There are very few remakes that can surpass the original. I found that to be the case way back in 2009 when I noticed so many films were announced to be remade. Most of them were trash, only some truly captured the magic of the original. Remakes, when they are done right can live up to the original. When I think back on it films like John Carpenter's remake of 'The Thing from Another World' (aka "The Thing") it was not really a remake. It was a loosely based sequel disguised as a remake. The remake of The Crazies was AS GOOD as the original (IMO) some may say it surpassed the original. For me the original is still better because the infected in that film looked just like us. We couldn’t tell they were infected. In the remake most of the time it is very visibly obvious who the infected are. It continues to play with us that one of our main characters is infected or might be. It tries to string us along in this theory even though we have seen what the other infected look like. Therefore, for me it doesn’t surpass the original. Dawn of the Dead remake was good but didn’t surpass the original because it lacked one major element for me and that was the theme of the original story. Our original story was a social commentary of consumerism. Even in the apocalypse our characters decide to take refuge in an abandoned mall. They take in all the luxuries they couldn’t afford in the real world and now, they can. The movie was good other than that but without the main theme; them fighting to keep the mall because they believe it belongs to them as oppose to them leaving because they have to save a dog! It just lacked for me. It was still a good movie and an exceptional remake that just missed the mark.
One remake that eclipsed the original was the remake of Night of the Living Dead (NOTLD 90). This is something I have been saying since 1999; When I first found out about this remake. It only became mainstream thought when bloggers needed to fill their Halloween movie review quota. The remake to NOTLD, I always enjoyed more than the original. I never really thought significantly enough as to why. Why did I enjoy this one more than the original? Most likely because I can sympathize with every character in this version. Which I could not with the original. The music in the film is better and our leads are likable. Yes, even Mr. Cooper is more sympathetic than he is in the original and it pays off at the end of the film.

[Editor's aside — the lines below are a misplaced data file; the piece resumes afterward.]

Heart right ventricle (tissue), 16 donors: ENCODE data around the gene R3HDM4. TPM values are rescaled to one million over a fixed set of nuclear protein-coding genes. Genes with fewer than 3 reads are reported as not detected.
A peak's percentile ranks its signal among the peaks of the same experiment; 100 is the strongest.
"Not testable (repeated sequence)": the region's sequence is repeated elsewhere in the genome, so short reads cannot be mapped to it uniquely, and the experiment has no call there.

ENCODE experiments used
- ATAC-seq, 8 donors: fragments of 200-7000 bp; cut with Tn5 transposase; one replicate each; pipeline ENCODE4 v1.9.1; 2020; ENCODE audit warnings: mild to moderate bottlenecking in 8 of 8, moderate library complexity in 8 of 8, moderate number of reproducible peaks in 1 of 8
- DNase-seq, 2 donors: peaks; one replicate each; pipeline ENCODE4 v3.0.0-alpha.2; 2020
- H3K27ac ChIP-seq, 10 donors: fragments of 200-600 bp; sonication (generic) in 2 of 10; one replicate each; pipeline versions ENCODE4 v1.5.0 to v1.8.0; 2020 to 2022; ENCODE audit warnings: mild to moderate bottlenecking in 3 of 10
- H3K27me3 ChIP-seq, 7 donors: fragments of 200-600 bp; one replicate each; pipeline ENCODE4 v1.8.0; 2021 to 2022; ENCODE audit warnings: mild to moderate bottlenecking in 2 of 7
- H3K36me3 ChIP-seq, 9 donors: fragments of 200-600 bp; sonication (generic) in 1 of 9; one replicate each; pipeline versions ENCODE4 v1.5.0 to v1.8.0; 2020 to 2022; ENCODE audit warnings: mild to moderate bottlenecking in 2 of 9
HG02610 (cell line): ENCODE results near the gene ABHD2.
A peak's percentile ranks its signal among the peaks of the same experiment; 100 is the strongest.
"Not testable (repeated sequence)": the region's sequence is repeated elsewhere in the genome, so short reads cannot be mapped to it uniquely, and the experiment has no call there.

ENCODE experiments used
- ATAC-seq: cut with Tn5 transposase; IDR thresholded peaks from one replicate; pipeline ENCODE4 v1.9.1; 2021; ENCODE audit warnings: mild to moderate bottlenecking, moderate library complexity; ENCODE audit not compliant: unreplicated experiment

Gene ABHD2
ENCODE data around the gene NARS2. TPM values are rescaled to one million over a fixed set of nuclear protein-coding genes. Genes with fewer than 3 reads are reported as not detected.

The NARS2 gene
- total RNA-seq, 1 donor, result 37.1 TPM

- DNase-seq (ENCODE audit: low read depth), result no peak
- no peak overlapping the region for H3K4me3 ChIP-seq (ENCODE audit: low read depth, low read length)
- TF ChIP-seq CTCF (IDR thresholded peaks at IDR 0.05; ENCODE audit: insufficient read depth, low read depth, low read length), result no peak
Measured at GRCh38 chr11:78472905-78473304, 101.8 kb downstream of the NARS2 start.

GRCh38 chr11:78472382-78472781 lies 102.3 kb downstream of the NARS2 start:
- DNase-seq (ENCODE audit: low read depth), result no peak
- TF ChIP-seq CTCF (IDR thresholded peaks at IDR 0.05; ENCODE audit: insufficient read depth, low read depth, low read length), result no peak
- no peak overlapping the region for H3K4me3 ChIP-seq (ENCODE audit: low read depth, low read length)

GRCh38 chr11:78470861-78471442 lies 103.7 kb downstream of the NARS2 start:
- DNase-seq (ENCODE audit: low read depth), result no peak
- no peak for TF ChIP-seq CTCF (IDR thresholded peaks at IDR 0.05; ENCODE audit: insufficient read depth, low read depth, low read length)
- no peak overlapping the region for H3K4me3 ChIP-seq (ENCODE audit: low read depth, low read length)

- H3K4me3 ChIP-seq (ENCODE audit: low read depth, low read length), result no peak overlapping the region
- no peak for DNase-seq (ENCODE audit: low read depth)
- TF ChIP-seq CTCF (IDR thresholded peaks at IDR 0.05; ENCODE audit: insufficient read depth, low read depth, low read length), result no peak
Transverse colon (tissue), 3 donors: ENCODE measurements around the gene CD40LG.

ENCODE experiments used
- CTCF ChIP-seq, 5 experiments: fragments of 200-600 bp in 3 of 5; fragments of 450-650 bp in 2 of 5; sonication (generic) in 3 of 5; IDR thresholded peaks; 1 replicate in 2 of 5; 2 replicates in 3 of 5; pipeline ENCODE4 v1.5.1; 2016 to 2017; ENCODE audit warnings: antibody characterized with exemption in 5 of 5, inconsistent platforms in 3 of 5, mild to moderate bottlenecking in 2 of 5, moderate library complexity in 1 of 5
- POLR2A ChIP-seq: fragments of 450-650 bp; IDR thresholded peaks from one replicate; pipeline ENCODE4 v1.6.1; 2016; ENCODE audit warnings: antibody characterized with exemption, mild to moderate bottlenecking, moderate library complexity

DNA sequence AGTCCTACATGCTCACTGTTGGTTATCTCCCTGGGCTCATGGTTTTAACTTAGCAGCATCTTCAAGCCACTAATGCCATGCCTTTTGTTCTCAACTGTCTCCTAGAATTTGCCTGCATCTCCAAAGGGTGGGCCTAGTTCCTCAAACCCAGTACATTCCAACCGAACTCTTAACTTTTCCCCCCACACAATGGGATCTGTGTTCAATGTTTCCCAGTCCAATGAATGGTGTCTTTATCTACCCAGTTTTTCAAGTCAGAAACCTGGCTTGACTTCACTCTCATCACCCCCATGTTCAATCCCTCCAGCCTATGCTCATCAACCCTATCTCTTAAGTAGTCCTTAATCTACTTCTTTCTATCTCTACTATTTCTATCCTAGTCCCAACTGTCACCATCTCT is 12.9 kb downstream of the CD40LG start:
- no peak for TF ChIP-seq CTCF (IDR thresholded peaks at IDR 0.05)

What is the film about? Well, the bodies of the recently deceased have returned to life. They are not the people we remember, they are soulless monsters that now seek the flesh of the living. Seven strangers are trapped in an isolated farmhouse struggling with the horror that awaits them on the outside and the tension that will eventually destroy them on the inside. George A. Romero re-introduces us to all our favorite characters from his original film. Like the original film, Ben (Tony Todd), is our protagonist (for the most part), and Mr. Cooper (Tom Towles), is our antagonist. As in all of Romero’s films, the zombies are not really the obstacle our characters need to overcome, it’s each other. Humanity is the true obstacle. This is evident in all of Romero’s zombie films. From NOTLD to Survival Of The Dead. The film is almost a carbon copy of the original except for one major change. Barbara (Patricia Tallman) has miraculously been transformed from an irrelevant, comatose female character into a warrior. She is the only one with any sense or grasp of the situation at hand and this time, she not going to let the men dictate her destiny. All the characters had more depth which helped us root for them and against them.
The zombies are far more superior on the remake than it was on the original. I know, given the limited budget of the original Night of the Living Dead that was probably the best that they could do. This may sound blasphemous but I wasn’t a fan of the original Night of The Living Dead. The zombie effects were outstanding in NOTLD 90. Visually, these zombies might be the best since Dawn Of The Dead. The ending of this film is just perfect. Definitely an improvement to the original (in my opinion). I never thought that the original worked. I know a lot of people that thought Ben being killed at the end was because the townspeople were racist and I didn’t see it like that. This time they changed it and made it better. It is the perfect ending.
Tom Savini wasn't able to work on the original NOTLD because he was in Vietnam so when it came time to direct the re-make, Romero decided to give the honor to Savini. His accomplishment is as well-crafted as any of his mentors. Unfortunately, we weren't able to see Savini's true cinematic vision for the film (MPAA getting involved). Even though he couldn't bring his full version to life, Tom Savini did an exceptional job and maybe someday we'll be lucky enough to see his director's cut of this modern classic. If you’ve never seen it, you should try and get your paws on it. I actually have this on VHS, DvD, Blu-ray and I own a digital copy on Amazon. This is truly one of my favorite zombie films of all time and It is well worth a watch.